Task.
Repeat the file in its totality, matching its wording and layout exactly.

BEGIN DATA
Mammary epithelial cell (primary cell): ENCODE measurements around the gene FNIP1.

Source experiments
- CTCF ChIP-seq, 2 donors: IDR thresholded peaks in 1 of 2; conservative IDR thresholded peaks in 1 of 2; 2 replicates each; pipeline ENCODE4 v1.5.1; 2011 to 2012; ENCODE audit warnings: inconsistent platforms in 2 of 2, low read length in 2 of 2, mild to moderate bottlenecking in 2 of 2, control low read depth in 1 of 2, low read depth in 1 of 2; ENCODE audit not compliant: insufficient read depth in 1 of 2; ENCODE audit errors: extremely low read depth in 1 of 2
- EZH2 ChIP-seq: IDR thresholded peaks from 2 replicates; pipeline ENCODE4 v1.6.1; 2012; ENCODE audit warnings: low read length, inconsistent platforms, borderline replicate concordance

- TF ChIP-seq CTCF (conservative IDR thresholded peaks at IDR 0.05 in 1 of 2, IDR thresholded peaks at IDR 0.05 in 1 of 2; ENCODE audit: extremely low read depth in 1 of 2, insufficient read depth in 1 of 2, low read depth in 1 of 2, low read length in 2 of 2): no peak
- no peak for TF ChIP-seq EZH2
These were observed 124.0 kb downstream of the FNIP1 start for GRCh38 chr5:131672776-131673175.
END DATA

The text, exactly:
Mammary epithelial cell (primary cell): ENCODE measurements around the gene FNIP1.

Source experiments
- CTCF ChIP-seq, 2 donors: IDR thresholded peaks in 1 of 2; conservative IDR thresholded peaks in 1 of 2; 2 replicates each; pipeline ENCODE4 v1.5.1; 2011 to 2012; ENCODE audit warnings: inconsistent platforms in 2 of 2, low read length in 2 of 2, mild to moderate bottlenecking in 2 of 2, control low read depth in 1 of 2, low read depth in 1 of 2; ENCODE audit not compliant: insufficient read depth in 1 of 2; ENCODE audit errors: extremely low read depth in 1 of 2
- EZH2 ChIP-seq: IDR thresholded peaks from 2 replicates; pipeline ENCODE4 v1.6.1; 2012; ENCODE audit warnings: low read length, inconsistent platforms, borderline replicate concordance

- TF ChIP-seq CTCF (conservative IDR thresholded peaks at IDR 0.05 in 1 of 2, IDR thresholded peaks at IDR 0.05 in 1 of 2; ENCODE audit: extremely low read depth in 1 of 2, insufficient read depth in 1 of 2, low read depth in 1 of 2, low read length in 2 of 2): no peak
- no peak for TF ChIP-seq EZH2
These were observed 124.0 kb downstream of the FNIP1 start for GRCh38 chr5:131672776-131673175.